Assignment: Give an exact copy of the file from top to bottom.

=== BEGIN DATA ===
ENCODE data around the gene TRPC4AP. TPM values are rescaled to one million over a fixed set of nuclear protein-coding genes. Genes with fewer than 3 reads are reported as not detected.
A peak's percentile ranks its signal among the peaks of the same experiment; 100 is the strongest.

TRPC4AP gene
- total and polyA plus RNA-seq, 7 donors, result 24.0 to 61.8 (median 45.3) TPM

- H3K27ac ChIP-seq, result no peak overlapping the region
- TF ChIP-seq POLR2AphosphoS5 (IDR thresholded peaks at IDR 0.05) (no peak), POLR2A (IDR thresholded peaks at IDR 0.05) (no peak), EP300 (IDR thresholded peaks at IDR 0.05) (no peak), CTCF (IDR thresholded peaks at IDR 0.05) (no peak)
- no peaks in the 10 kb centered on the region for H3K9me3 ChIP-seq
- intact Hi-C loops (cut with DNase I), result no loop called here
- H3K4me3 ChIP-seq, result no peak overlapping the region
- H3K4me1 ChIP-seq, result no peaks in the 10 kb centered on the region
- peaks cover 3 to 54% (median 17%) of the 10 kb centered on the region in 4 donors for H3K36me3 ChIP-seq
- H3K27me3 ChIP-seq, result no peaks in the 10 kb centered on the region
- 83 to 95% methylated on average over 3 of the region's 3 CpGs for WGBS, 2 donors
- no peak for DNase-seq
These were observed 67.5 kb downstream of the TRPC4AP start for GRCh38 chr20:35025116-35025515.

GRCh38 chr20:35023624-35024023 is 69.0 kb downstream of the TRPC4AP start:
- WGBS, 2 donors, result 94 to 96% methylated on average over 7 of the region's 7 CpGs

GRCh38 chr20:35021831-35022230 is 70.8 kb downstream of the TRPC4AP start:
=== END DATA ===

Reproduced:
ENCODE data around the gene TRPC4AP. TPM values are rescaled to one million over a fixed set of nuclear protein-coding genes. Genes with fewer than 3 reads are reported as not detected.
A peak's percentile ranks its signal among the peaks of the same experiment; 100 is the strongest.

TRPC4AP gene
- total and polyA plus RNA-seq, 7 donors, result 24.0 to 61.8 (median 45.3) TPM

- H3K27ac ChIP-seq, result no peak overlapping the region
- TF ChIP-seq POLR2AphosphoS5 (IDR thresholded peaks at IDR 0.05) (no peak), POLR2A (IDR thresholded peaks at IDR 0.05) (no peak), EP300 (IDR thresholded peaks at IDR 0.05) (no peak), CTCF (IDR thresholded peaks at IDR 0.05) (no peak)
- no peaks in the 10 kb centered on the region for H3K9me3 ChIP-seq
- intact Hi-C loops (cut with DNase I), result no loop called here
- H3K4me3 ChIP-seq, result no peak overlapping the region
- H3K4me1 ChIP-seq, result no peaks in the 10 kb centered on the region
- peaks cover 3 to 54% (median 17%) of the 10 kb centered on the region in 4 donors for H3K36me3 ChIP-seq
- H3K27me3 ChIP-seq, result no peaks in the 10 kb centered on the region
- 83 to 95% methylated on average over 3 of the region's 3 CpGs for WGBS, 2 donors
- no peak for DNase-seq
These were observed 67.5 kb downstream of the TRPC4AP start for GRCh38 chr20:35025116-35025515.

GRCh38 chr20:35023624-35024023 is 69.0 kb downstream of the TRPC4AP start:
- WGBS, 2 donors, result 94 to 96% methylated on average over 7 of the region's 7 CpGs

GRCh38 chr20:35021831-35022230 is 70.8 kb downstream of the TRPC4AP start: